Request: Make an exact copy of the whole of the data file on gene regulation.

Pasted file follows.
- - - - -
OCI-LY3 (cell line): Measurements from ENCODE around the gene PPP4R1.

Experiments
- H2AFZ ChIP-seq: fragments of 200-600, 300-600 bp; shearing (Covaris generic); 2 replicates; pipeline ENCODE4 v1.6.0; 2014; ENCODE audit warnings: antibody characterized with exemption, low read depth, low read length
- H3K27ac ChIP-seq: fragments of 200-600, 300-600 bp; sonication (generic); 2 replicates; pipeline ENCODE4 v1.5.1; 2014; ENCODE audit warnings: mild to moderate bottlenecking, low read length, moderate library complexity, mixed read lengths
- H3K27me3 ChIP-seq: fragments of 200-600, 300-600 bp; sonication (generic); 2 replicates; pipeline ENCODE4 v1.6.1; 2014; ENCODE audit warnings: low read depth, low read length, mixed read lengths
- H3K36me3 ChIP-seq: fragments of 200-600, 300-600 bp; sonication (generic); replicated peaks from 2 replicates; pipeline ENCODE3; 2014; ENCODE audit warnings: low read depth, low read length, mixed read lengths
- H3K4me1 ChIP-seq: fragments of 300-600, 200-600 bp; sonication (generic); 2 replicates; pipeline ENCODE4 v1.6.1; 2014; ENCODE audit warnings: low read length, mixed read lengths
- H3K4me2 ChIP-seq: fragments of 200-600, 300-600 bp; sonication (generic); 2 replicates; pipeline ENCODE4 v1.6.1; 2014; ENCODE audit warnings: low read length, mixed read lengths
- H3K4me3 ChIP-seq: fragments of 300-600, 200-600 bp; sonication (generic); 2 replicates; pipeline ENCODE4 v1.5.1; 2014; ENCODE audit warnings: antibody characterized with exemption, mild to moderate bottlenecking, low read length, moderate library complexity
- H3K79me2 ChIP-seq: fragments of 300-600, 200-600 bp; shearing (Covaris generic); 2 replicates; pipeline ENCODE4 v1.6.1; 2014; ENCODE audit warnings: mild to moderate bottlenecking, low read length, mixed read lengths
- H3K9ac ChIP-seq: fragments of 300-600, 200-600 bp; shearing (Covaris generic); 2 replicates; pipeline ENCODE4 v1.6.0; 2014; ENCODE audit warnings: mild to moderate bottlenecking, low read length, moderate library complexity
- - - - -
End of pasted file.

OCI-LY3 (cell line): Measurements from ENCODE around the gene PPP4R1.

Experiments
- H2AFZ ChIP-seq: fragments of 200-600, 300-600 bp; shearing (Covaris generic); 2 replicates; pipeline ENCODE4 v1.6.0; 2014; ENCODE audit warnings: antibody characterized with exemption, low read depth, low read length
- H3K27ac ChIP-seq: fragments of 200-600, 300-600 bp; sonication (generic); 2 replicates; pipeline ENCODE4 v1.5.1; 2014; ENCODE audit warnings: mild to moderate bottlenecking, low read length, moderate library complexity, mixed read lengths
- H3K27me3 ChIP-seq: fragments of 200-600, 300-600 bp; sonication (generic); 2 replicates; pipeline ENCODE4 v1.6.1; 2014; ENCODE audit warnings: low read depth, low read length, mixed read lengths
- H3K36me3 ChIP-seq: fragments of 200-600, 300-600 bp; sonication (generic); replicated peaks from 2 replicates; pipeline ENCODE3; 2014; ENCODE audit warnings: low read depth, low read length, mixed read lengths
- H3K4me1 ChIP-seq: fragments of 300-600, 200-600 bp; sonication (generic); 2 replicates; pipeline ENCODE4 v1.6.1; 2014; ENCODE audit warnings: low read length, mixed read lengths
- H3K4me2 ChIP-seq: fragments of 200-600, 300-600 bp; sonication (generic); 2 replicates; pipeline ENCODE4 v1.6.1; 2014; ENCODE audit warnings: low read length, mixed read lengths
- H3K4me3 ChIP-seq: fragments of 300-600, 200-600 bp; sonication (generic); 2 replicates; pipeline ENCODE4 v1.5.1; 2014; ENCODE audit warnings: antibody characterized with exemption, mild to moderate bottlenecking, low read length, moderate library complexity
- H3K79me2 ChIP-seq: fragments of 300-600, 200-600 bp; shearing (Covaris generic); 2 replicates; pipeline ENCODE4 v1.6.1; 2014; ENCODE audit warnings: mild to moderate bottlenecking, low read length, mixed read lengths
- H3K9ac ChIP-seq: fragments of 300-600, 200-600 bp; shearing (Covaris generic); 2 replicates; pipeline ENCODE4 v1.6.0; 2014; ENCODE audit warnings: mild to moderate bottlenecking, low read length, moderate library complexity